Organisational and process review of the Human Frontier Science Program

Date de publication : 4 avril 2023 | langue de rapport : EN

The HFSP is an international cooperation supported by the world’s leading scientific countries promoting fundamental research in the life sciences with special emphasis on novel and interdisciplinary research, international and, in particular, intercontinental collaboration, and support for young investigators. Through its different funding schemes, it supports frontier, potentially transformative ‘out-of-the-box’ proposals and encourages discovery research projects that may contain risk. Successful projects challenge existing paradigms by using novel approaches and techniques; they address important problems and barriers to progress in the field. Since its beginning in 1989, 28 HFSP awardees have gone on to win the Nobel Prize.

This report presents the findings of the Organisational and Process Review of the Human Frontier Science Program (HFSP). Our headline finding is that the HFSP is in good health. It is broadly doing the right things and doing them well. Our headline recommendation is that there is a clear case for the HFSP to grow, both in terms of its overall budget and its human resources. However, in light of the importance of maintaining its unique culture (see below), such growth needs to be gradual rather than sudden.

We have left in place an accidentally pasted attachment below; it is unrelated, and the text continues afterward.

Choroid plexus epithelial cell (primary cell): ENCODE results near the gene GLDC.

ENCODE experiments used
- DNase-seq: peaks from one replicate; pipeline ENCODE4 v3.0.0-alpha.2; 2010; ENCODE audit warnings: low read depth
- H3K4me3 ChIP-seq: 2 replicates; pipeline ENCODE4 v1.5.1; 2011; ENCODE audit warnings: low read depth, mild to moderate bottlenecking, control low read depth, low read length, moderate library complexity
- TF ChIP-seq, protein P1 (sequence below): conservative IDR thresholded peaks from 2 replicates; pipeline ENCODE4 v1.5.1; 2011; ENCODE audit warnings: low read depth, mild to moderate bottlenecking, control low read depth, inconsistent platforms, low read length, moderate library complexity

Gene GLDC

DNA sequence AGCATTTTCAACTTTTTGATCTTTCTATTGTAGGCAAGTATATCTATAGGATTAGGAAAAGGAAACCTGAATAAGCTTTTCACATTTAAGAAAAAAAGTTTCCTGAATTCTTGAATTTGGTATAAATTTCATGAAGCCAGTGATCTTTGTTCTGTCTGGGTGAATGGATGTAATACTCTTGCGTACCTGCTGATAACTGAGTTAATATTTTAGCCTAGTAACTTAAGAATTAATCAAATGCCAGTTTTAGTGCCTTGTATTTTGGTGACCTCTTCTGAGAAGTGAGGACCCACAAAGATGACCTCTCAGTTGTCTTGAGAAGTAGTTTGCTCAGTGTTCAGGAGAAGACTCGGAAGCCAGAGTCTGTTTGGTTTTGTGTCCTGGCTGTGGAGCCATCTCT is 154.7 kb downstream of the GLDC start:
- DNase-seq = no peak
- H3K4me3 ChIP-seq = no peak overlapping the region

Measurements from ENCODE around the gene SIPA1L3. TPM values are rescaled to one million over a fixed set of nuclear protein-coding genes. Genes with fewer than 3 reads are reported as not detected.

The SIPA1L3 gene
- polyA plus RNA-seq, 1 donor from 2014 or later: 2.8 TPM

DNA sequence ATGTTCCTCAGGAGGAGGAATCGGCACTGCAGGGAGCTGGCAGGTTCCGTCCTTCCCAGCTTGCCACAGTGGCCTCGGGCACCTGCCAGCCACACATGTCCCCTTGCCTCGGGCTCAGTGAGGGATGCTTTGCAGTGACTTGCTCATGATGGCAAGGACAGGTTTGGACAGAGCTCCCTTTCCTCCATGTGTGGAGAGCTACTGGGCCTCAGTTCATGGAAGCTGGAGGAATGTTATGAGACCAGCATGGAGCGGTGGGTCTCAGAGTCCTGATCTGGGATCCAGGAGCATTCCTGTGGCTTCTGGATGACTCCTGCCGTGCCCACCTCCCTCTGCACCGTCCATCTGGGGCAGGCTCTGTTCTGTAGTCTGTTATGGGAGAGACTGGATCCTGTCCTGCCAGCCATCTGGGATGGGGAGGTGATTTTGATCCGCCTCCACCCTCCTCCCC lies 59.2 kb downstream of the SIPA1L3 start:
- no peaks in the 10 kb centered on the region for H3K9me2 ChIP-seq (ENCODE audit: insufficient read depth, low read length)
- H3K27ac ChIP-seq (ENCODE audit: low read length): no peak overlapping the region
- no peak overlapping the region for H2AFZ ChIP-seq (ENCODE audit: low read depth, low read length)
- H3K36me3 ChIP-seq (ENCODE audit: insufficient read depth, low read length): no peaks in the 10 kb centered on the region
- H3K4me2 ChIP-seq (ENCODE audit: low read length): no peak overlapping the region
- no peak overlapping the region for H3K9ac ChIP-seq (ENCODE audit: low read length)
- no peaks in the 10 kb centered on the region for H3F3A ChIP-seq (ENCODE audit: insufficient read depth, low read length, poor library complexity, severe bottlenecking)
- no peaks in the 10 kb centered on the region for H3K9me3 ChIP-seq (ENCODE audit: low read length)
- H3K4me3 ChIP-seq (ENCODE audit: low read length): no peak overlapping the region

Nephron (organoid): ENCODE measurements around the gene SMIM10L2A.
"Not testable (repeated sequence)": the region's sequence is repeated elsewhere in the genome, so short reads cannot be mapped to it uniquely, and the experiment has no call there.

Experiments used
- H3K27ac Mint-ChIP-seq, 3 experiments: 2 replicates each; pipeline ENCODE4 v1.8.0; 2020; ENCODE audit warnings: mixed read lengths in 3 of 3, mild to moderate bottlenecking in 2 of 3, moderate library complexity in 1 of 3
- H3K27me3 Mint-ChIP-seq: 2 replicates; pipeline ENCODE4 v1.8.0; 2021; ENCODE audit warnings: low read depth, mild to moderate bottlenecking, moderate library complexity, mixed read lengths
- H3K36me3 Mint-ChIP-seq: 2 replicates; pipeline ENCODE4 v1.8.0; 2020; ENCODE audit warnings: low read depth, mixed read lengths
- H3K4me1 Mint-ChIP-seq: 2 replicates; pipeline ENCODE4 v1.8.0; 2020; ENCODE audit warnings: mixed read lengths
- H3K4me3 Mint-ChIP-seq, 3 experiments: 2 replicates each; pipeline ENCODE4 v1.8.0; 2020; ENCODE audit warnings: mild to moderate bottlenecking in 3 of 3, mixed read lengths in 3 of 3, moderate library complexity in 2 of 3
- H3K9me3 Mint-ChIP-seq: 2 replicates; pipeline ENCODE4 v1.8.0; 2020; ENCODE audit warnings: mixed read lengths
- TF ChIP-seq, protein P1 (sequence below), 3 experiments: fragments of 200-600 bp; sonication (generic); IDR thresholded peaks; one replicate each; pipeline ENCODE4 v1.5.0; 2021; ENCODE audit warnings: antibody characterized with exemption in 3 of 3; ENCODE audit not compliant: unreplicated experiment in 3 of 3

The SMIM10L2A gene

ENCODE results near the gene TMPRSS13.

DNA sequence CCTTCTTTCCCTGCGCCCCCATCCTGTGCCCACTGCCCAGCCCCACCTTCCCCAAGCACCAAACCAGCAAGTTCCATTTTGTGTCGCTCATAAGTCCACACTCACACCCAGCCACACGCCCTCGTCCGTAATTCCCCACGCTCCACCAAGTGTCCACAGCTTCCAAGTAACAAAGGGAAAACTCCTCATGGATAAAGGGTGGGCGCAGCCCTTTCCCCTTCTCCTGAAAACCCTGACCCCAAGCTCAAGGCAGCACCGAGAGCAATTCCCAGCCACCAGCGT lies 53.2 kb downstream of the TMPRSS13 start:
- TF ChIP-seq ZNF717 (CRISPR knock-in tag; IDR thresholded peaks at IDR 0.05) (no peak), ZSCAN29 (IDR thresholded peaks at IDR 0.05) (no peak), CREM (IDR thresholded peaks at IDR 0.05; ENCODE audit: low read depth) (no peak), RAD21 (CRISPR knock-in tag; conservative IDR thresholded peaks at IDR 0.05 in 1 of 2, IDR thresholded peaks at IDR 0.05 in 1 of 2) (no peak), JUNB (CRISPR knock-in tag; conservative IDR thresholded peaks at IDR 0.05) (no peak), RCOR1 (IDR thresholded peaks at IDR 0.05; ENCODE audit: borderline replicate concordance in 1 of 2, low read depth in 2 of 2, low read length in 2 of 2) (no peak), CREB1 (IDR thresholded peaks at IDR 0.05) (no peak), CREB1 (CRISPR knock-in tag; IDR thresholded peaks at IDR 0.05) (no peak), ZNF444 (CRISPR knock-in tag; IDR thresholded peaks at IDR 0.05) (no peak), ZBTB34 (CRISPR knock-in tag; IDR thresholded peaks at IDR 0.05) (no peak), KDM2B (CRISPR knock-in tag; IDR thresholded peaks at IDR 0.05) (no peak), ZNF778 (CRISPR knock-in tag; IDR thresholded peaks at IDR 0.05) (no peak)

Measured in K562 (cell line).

Most importantly, the HFSP application assessment processes largely succeed in identifying the most innovative, ‘frontier’ research ideas and recommend them for funding. The HFSP has succeeded in this respect through creating and maintaining a cultural understanding of what the HFSP is trying to achieve. This ‘HFSP-culture’ ensures that the HFSP’s decision-making is genuinely different from that of mainstream research funding processes, even though the HFSP’s processes themselves are very similar to those of many national funders.

Relying on culture rather than process structure to foster a special ‘type’ of research also allows for a degree of flexibility with the various HFSP aims (i.e. to fund ‘frontier’ research, novel interdisciplinary perspectives, novel collaborations and international exchange). This helps to avoid these different aims coming excessively into conflict with each other, as they might do if they were overly prescribed and formalised.

Our findings lead us to a small set of concrete recommendations and a further set of more general possible avenues for change. Most notably, we put forward a range of reforms to the Letter of Intent (LoI) stage, we suggest increasing gender and geographical diversity among reviewers and committee members, and encourage more outreach and networking events, especially on a small scale to target new regions and collaboration with new fields of science.